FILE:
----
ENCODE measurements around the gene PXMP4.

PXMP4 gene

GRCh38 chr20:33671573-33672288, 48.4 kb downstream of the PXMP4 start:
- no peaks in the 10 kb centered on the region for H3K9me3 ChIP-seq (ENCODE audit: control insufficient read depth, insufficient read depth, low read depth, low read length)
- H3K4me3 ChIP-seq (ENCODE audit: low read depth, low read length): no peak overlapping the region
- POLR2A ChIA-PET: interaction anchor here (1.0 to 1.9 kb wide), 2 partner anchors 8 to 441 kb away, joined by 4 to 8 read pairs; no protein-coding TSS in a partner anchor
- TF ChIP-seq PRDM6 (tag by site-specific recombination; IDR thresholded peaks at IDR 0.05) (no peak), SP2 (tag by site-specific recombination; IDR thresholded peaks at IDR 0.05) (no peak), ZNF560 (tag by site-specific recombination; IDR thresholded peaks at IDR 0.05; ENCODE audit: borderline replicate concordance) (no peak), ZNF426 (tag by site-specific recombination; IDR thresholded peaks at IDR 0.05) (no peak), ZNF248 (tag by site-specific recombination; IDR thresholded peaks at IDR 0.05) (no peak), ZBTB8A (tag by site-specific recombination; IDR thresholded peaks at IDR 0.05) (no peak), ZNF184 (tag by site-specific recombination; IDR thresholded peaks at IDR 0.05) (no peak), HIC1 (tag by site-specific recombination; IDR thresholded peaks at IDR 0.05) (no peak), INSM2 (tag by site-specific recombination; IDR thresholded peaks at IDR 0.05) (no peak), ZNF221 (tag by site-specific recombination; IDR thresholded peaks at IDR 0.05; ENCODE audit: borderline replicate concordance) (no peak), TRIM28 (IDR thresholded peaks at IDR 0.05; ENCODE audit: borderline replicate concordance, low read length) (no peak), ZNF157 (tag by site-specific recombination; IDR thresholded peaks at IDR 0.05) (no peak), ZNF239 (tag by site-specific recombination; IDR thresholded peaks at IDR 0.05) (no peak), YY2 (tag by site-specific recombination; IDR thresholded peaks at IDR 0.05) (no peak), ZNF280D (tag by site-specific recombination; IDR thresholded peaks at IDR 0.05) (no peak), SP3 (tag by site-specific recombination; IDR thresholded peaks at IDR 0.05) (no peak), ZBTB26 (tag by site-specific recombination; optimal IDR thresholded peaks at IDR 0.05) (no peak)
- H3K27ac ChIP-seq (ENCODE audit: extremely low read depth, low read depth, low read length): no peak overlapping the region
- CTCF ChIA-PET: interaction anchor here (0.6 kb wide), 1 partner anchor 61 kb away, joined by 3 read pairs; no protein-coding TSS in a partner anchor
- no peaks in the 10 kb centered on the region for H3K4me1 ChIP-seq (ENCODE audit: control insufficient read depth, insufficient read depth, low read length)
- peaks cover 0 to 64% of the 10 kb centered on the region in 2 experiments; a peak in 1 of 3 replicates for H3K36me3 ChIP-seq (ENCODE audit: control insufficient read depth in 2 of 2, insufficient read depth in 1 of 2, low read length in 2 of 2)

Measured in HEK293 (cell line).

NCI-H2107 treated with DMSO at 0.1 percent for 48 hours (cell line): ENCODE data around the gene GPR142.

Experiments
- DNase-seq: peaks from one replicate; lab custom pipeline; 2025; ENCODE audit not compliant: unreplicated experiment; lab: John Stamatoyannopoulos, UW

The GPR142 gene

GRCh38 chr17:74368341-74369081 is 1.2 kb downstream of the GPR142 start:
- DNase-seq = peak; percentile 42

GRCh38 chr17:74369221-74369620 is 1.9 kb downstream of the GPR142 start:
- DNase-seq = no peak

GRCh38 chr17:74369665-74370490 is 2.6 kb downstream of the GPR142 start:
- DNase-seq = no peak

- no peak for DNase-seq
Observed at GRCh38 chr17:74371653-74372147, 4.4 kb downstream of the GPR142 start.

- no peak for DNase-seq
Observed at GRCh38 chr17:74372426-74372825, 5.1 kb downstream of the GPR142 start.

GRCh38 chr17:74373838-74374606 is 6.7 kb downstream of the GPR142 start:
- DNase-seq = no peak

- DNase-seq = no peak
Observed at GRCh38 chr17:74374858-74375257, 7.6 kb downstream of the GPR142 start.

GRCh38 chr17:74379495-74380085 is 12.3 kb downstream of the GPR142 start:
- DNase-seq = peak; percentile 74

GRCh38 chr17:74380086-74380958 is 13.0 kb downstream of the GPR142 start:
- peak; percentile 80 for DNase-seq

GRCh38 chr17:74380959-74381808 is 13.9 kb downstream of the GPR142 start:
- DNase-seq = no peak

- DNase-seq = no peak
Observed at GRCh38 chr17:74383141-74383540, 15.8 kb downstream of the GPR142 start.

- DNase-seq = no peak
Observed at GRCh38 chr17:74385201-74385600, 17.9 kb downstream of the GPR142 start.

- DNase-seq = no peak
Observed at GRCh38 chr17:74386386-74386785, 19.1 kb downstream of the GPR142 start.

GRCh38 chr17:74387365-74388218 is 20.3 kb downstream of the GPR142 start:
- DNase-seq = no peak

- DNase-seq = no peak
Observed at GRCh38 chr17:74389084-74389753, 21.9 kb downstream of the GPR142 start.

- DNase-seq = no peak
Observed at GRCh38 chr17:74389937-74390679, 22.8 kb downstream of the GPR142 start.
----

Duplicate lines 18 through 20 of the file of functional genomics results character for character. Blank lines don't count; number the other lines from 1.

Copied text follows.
- DNase-seq = peak; percentile 42

GRCh38 chr17:74369221-74369620 is 1.9 kb downstream of the GPR142 start:
- DNase-seq = no peak